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Stress Less: Confront Your Workaholic Ways
Face it. You’re not superman, superwoman or superhuman.
In psychological circles, replacing old habits with new is called “shaping.” It’s a way of redefining attitudes so we can move toward positive results. It’s also a way of making friends with the clock, the calendar and our stressed-out selves.
Replacing counterproductive, stress-inducing ideas doesn’t demand a career overhaul. It requires a change in thinking. If any of the following statements sound familiar, it may be time to rethink and release your workaholic ways.
I Feel Guilty When I Goof Off
Of course you do. The “idle hands are the devil’s workshop” admonition has been around for centuries. Is that why you think you shouldn’t give yourself some time out? You know you work hard, don’t you? Psychologist and life coach Martha Beck says to lighten up when you feel angry, frustrated, stressed or panicky. “Yuk it up,” she advises. Laughter is good medicine.
I Can’t Seem to Say No
Yes, you can and sometimes, you must. Prioritize the five most important goals of the day, week or month. Then focus. That habit helps you stay grounded in the same way a gymnast balances on a beam without falling off--by keeping a focus. Knowing what is an absolute “yes” helps you say “no.” Or more diplomatically, “I wish I could...I just can’t work it in this week.”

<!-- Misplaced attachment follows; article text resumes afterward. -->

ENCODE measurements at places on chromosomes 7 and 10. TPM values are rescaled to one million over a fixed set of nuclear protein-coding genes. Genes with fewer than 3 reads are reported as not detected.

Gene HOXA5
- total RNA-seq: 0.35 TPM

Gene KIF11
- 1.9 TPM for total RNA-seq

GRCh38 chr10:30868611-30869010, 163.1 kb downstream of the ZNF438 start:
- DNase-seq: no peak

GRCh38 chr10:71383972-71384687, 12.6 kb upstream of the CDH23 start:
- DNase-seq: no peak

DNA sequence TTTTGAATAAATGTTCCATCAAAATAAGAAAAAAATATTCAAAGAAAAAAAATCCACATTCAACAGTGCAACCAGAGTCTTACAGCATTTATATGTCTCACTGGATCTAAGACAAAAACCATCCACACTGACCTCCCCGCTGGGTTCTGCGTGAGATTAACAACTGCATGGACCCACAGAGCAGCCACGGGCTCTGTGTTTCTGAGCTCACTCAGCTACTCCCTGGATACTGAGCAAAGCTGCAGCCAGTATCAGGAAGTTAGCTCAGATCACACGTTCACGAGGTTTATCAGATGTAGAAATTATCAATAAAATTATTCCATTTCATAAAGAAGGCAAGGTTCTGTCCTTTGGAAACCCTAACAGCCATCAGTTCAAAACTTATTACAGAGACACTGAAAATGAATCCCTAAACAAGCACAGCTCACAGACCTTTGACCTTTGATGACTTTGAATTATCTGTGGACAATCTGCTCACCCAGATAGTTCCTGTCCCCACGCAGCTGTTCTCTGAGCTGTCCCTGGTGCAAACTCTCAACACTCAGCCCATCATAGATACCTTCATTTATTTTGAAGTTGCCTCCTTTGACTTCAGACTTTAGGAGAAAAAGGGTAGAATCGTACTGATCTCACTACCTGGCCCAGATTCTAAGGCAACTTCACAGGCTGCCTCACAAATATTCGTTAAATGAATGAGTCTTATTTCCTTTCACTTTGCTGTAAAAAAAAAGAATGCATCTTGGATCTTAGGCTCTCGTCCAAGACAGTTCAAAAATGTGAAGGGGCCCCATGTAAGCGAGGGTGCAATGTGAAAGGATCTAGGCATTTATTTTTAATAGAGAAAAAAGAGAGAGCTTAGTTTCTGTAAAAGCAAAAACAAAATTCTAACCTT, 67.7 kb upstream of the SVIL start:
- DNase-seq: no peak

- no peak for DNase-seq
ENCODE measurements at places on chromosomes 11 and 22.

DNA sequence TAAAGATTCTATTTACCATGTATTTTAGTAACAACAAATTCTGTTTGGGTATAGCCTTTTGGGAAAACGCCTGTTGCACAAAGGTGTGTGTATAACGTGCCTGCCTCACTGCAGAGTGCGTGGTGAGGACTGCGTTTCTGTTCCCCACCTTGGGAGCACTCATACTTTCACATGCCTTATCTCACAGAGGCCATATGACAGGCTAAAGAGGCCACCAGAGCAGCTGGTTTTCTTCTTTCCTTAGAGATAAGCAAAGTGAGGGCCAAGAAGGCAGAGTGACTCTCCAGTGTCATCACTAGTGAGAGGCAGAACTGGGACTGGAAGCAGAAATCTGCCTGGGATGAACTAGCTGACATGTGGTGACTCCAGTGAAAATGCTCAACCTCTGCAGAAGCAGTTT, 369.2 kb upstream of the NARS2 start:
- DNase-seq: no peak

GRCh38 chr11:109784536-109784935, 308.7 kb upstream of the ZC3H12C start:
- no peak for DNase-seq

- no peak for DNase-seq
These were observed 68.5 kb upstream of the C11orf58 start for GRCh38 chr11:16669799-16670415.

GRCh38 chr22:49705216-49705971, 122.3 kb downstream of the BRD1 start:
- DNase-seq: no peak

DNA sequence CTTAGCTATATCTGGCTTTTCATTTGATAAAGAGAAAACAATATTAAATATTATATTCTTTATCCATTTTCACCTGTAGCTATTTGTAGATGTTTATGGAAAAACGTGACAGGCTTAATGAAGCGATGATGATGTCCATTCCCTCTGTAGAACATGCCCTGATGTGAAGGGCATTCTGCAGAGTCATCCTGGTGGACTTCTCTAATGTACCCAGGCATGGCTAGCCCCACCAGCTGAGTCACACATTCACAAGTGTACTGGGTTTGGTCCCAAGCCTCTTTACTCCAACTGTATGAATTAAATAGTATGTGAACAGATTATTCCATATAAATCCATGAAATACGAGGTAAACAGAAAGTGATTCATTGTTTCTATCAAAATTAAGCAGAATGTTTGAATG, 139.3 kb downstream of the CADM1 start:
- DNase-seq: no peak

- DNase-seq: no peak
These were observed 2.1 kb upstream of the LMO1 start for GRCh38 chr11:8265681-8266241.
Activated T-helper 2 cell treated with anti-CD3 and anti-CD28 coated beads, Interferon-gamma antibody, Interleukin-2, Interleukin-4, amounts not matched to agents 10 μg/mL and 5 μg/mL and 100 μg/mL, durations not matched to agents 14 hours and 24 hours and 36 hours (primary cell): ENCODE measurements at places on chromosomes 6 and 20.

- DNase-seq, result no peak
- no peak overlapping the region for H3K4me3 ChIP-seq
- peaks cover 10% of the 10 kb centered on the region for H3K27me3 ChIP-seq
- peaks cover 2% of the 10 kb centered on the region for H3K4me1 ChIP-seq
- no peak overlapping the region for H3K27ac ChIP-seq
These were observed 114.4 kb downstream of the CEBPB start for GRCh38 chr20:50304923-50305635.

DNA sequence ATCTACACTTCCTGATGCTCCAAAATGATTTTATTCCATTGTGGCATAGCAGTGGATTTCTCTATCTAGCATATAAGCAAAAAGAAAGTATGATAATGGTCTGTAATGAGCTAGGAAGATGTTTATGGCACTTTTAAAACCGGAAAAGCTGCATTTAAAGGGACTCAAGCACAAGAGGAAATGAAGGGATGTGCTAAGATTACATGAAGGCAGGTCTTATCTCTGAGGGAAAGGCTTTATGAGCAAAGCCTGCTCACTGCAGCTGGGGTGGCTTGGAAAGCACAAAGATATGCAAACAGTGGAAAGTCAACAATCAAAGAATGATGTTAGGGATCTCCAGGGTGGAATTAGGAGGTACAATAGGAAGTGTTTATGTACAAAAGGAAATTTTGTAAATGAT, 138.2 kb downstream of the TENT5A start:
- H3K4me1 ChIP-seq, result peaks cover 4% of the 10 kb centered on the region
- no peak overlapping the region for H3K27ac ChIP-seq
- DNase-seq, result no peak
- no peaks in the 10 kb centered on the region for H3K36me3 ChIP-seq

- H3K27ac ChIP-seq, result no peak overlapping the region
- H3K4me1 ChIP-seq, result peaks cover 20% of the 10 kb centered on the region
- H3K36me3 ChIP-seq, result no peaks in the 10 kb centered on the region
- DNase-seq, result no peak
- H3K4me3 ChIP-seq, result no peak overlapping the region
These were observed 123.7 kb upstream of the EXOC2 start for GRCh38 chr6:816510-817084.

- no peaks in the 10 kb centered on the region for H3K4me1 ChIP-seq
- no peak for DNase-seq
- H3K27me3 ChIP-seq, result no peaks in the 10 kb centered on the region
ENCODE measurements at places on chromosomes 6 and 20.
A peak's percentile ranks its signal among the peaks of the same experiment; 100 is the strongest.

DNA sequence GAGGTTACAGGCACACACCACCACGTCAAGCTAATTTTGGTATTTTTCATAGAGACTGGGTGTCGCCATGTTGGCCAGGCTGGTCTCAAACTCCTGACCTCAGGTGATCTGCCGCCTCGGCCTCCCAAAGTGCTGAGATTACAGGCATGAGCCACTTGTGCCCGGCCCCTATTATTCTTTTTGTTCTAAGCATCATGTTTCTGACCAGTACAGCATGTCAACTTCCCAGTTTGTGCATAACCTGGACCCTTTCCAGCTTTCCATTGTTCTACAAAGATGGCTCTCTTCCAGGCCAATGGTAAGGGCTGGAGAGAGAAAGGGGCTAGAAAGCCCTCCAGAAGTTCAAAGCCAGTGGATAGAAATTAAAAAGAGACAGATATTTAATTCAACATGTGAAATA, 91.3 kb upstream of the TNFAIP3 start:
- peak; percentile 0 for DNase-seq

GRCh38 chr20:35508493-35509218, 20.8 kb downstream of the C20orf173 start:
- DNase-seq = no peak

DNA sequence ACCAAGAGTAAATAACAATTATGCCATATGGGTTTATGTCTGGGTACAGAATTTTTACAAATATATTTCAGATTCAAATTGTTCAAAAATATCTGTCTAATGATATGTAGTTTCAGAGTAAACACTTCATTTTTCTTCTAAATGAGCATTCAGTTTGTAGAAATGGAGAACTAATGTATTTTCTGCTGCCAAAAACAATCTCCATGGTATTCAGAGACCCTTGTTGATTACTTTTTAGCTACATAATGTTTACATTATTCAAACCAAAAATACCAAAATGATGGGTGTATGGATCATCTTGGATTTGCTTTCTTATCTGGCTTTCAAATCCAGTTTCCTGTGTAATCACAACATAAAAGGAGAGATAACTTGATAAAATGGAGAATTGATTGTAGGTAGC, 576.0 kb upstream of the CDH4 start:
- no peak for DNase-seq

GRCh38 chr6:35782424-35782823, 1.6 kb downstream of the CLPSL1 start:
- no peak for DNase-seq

Saying “no” protects us from becoming what Elizabeth Gilbert, author of the best-selling book, Eat Pray Love, calls being an over-giver. “My whole life, I’ve been an over-giver,” Gilbert said in O magazine. “I have over-given with my money, my stuff, my opinions, my time. You might think that’s a good thing, but there’s a down side.” She’s right. Eventually, over-givers feel overworked, under-appreciated and seriously stressed.
It’s Hard For Me To Ask For Help
We are most productive when we develop a spirit of teamwork and collaboration. There are colleagues who are willing to chip in and it’s remarkable how much progress can be made when we ask for a helping hand. Then one day, we can return the favor (when we’re less stressed!).
Also seek help if the pressures of your job, workload or personal situations create a chronic state of stress. Getting counseling when you need it is a sign of strength, not weakness.
I Don’t Have Time To Exercise
Frazzled?Pressed for time? Just take a hike. Ideally, hike up a hill. Besides building muscle and burning a bagel’s worth of calories, most all physical activity chases anxiety away. Experts at Mayo Clinic have called walking a Miracle Cure for physical health and mental health, too.
(This post originally appeared as an article in the Jan/Feb 2012 issue of OfficePro magazine. Martha McCarty is an author, journalist, columnist and contributing book critic.)